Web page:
Most drivers understand that drinking and driving can be serious, especially if you are in an accident. Fewer understand exactly what the penalties are or how they can be enforced, though, and that puts them at risk when they are out driving and they choose to have a drink or two. If you don’t understand how alcohol works thoroughly and what the law actually requires from you, then it is simply too easy to wind up on the wrong side of it without even knowing. When that happens and you get caught, the consequences can be quite severe, so let’s take a look at some facts and some myths to help you understand the law and the science around drinking and driving.
There’s no perfect formula for figuring out how much you can safely drink while still driving. Some people use rough calculations based on body weight and other factors, but they are only estimates, and due to metabolic differences between individuals, they are not very accurate. You might wind up being completely OK with your estimate for a while and then completely wrong, just because of a difference in your own health status or your body’s metabolism. The best solution for most people is to avoid drinking, or to stick to a hard limit of one if you are going to have a drink and you have plenty of time before you drive. Another option that many curious drivers have adopted lately is to purchase and use breath analyzers on their own, to better avoid accidentally operating a vehicle under the influence.
Alcohol is a central nervous system depressant. That means that as you consume more and more of it, signals from your extremities and organs take longer to communicate with the brain. It also means that brain tends to take longer making decisions, and to make them less accurately. When that happens, your ability to respond to hazards in real time diminishes, and with it, your coordination. If it becomes too impaired, it can be dangerous, and the legal limit of 0.08% BAC was established as the legal line in the sand between minimal/acceptable impairment and a driver who is choosing to put people at risk.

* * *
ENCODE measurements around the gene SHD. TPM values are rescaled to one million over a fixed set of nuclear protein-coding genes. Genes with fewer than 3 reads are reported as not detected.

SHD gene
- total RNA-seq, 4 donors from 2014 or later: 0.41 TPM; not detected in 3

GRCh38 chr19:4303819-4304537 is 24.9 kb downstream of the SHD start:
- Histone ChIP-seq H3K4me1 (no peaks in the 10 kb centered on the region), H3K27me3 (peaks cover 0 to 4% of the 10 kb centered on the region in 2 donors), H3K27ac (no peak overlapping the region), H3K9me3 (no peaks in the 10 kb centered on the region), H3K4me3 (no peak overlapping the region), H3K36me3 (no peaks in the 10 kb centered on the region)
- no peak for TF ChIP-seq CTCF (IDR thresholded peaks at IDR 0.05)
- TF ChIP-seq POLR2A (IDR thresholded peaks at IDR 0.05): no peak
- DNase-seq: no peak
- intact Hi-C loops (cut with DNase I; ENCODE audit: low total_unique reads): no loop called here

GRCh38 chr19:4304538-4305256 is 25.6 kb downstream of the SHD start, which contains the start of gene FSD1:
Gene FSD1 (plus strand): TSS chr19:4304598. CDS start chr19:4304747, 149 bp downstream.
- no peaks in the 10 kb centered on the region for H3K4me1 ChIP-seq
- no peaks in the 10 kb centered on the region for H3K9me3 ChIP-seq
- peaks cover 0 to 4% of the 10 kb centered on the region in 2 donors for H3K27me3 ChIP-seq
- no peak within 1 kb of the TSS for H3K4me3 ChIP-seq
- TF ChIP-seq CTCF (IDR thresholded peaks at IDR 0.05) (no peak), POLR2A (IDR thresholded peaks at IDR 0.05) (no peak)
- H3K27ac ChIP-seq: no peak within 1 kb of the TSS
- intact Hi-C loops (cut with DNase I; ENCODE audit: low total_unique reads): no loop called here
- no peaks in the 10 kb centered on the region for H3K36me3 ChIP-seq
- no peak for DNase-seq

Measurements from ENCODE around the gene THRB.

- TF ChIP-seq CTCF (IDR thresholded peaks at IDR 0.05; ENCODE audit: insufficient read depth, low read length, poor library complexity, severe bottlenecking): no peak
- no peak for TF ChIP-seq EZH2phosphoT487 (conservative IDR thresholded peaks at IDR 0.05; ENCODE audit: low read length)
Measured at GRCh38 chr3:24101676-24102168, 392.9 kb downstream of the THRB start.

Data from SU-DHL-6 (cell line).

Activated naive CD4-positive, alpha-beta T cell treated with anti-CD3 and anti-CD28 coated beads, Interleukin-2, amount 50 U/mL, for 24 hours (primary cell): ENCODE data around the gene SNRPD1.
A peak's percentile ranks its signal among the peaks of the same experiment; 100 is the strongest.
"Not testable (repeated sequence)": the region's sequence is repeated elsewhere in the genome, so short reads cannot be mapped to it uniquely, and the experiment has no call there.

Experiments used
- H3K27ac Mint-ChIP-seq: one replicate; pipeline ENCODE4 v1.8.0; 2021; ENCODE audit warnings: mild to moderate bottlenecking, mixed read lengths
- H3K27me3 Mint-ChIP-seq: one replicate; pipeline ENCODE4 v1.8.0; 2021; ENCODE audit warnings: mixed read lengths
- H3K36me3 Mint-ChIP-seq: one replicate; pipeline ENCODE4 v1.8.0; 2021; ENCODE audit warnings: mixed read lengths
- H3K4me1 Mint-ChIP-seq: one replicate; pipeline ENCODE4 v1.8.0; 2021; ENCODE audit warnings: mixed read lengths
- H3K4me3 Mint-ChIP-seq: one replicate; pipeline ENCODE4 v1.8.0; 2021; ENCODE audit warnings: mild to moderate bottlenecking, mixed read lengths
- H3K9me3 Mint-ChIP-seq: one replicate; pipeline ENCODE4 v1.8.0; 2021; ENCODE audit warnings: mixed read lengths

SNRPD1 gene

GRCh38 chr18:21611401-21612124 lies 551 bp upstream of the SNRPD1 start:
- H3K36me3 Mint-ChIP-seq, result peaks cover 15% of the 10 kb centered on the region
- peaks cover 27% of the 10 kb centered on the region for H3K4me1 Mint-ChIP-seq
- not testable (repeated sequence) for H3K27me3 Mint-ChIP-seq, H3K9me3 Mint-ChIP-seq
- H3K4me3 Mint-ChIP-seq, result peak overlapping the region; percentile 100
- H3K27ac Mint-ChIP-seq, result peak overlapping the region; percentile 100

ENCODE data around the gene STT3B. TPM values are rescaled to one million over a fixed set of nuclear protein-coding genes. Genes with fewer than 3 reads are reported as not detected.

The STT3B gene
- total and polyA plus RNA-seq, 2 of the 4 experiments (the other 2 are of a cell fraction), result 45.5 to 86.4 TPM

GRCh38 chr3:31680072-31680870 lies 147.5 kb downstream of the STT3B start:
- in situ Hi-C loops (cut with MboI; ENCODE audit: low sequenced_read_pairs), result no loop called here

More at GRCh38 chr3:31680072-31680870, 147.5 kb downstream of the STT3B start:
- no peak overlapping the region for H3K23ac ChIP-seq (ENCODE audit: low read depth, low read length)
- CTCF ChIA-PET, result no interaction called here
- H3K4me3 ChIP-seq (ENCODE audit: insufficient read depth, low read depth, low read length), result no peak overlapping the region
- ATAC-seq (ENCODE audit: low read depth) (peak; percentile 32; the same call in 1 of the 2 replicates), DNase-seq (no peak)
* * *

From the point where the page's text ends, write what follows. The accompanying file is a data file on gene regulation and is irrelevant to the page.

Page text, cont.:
Teens and people who operate commercial vehicles have even lower legal alcohol tolerances. Commercial drivers are considered to be under the influence if their BAC is above 0.04%, and for those under 21 the state has a “zero tolerance” policy (of 0.02%).
If you are found guilty of a DUI offense in California, the law provides for the suspension of your license, fines, and jail time. How much of each you receive depends partially on the discretion of the judge and partially on the number of alcohol-related offences on your record. Repeat offenders are often given increasingly harsher sentences, under the presumption that they are more aware of the law and of what they are choosing to do when they operate a vehicle under the influence.
Alcohol-related crashes cost the country about $51 billion annually, and about 40 percent of all traffic fatalities feature alcohol in some way. That makes driving under the influence a serious problem that affects not only your future, but also every other driver sharing the road with you. California takes this public policy issue seriously, applying an implied consent law that automatically suspends your license if you refuse a breath test and a three strikes system for suspending licenses. As a result, repeat offenders quickly lose the ability to drive in the state entirely.
Keep yourself and your loved ones safe when you are out on the road. Make sure you know your limits, and stay away from the wheel if you think you are at risk for being over the limit. If you don’t know, then it’s best to err on the side of caution.